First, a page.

Cyberattacks on critical infrastructure have resulted in physical damage and service disruption, according to a survey of 625 IT decisions makers at critical infrastructure organizations.
Companies like Siemens, GE, Schneider Electric and Rockwell make systems that control critical infrastructure, such as nuclear power plants, electric grids, and oil and gas platforms. When a security vulnerability was uncovered in a Rockwell Automation industrial control system, the U.S. Department of Homeland Security took notice.
A "perfect storm" is brewing in cybersecurity that threatens to disrupt the corporate world. That is the assessment of George Wrenn, Cyber Security Officer with Schneider Electric, which provide energy systems for critical infrastructure firms.
President Barack Obama's new executive order could mean severe sanctions against foreign hackers, if they can be clearly identified.
Operation Cleaver, undertaken by pro-Iranian hackers, has infiltrated critical networks in the U.S. and 15 other countries, reports Ars Technica, citing researchers from Cylance.
With the proliferation of machine-to-machine (M2M) devices and connections, some estimates putting the number as high as 50 billion devices by 2020, security pros are trying to come to grips with the security implications of all those endpoints.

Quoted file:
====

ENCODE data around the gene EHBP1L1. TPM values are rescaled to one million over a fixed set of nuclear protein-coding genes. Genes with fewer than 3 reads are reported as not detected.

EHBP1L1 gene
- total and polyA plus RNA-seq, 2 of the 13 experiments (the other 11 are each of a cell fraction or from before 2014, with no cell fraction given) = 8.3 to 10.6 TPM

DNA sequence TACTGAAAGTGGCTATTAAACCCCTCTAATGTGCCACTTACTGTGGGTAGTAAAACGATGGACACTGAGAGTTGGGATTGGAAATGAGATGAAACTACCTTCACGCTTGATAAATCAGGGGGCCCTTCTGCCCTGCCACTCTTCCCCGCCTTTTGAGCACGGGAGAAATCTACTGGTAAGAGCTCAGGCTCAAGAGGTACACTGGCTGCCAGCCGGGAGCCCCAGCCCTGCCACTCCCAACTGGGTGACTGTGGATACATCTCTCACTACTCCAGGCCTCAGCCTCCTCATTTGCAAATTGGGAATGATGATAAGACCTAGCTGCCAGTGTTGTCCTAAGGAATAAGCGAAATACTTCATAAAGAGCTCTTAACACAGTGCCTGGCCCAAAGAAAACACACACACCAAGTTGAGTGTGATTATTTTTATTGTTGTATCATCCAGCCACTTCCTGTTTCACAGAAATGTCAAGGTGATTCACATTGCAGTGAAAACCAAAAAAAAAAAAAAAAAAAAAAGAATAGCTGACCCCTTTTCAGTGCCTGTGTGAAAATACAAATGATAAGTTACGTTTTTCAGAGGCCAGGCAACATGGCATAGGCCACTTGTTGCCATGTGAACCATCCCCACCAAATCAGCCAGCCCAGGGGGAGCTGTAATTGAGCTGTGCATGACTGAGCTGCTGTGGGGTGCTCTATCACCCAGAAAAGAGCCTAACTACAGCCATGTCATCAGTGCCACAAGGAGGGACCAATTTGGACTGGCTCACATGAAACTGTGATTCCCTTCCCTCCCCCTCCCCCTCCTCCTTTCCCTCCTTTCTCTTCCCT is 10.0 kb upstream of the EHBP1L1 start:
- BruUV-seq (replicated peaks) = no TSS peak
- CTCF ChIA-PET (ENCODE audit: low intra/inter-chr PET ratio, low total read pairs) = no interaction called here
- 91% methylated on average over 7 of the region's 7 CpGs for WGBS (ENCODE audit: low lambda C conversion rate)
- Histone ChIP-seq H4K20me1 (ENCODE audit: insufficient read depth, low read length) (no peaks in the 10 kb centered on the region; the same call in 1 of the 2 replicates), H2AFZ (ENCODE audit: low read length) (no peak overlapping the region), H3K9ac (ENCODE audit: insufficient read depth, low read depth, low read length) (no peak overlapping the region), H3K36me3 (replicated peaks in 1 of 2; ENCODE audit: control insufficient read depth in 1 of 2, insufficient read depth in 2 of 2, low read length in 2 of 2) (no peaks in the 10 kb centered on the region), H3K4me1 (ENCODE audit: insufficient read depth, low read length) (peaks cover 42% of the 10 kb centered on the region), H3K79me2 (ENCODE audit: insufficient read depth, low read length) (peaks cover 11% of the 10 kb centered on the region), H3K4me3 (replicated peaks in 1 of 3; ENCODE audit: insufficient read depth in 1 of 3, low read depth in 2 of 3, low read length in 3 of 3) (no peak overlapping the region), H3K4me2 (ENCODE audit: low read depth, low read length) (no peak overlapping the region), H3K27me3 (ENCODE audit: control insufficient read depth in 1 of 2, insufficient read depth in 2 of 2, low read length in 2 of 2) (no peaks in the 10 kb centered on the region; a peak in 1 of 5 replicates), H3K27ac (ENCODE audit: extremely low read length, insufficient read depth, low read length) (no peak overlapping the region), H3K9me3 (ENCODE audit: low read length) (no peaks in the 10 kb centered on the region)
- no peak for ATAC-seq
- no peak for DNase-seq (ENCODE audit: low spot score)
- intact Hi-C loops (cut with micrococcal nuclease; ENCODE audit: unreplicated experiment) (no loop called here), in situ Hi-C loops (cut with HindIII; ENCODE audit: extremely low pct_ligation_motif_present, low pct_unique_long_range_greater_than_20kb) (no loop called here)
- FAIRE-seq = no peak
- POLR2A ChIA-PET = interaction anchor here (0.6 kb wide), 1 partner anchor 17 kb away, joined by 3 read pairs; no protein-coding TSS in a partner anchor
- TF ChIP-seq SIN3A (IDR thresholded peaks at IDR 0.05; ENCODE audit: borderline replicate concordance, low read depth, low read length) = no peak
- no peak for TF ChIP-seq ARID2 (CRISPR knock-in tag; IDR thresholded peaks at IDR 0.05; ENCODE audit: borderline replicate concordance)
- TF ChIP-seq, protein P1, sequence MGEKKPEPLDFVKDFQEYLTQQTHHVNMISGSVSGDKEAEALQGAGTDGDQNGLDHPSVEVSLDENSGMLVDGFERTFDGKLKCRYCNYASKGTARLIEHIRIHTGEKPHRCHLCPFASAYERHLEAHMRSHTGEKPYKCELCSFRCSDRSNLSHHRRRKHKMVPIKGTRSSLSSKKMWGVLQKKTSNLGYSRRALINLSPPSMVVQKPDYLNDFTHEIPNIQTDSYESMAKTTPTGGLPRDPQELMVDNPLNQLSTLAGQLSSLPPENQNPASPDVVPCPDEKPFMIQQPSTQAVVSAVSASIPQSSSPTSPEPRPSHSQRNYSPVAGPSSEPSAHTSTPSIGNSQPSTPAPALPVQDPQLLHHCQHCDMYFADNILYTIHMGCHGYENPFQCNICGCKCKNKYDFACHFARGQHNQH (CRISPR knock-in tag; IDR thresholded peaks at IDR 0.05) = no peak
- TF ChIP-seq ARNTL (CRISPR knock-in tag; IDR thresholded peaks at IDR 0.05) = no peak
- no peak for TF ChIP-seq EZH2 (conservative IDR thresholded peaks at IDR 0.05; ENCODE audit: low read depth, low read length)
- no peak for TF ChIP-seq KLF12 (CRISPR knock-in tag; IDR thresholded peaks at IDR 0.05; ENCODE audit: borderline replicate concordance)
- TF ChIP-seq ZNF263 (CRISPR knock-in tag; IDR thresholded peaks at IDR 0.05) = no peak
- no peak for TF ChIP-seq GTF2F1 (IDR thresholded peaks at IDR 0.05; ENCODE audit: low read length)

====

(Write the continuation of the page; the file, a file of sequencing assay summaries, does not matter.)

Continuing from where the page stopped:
Critical infrastructure upon which the industrial world depends is a cybersecurity sieve. That is one conclusion that can be drawn from a survey of nearly 600 security executives at critical infrastructure companies by The Ponemon Institute on behalf of Unisys.
The National Institute of Standards and Technology, or NIST, wants feedback from U.S. industry about how its voluntary cybersecurity framework for critical infrastructure published earlier this year is working.
Vertical industries are clubby. They tend to band together and create industry bodies and associations. NERC, FERC, TIA and so on. This is good and natural and, in the context of security, creates some basis for sharing threat intelligence and effective practices. But the real magic word in critical infrastructure security today is this: Interdependency.
After a year of work that included a series of workshops with private sector representatives, the National Institute of Standards and Technology released on Wednesday the final version of its cybersecurity framework for critical infrastructure.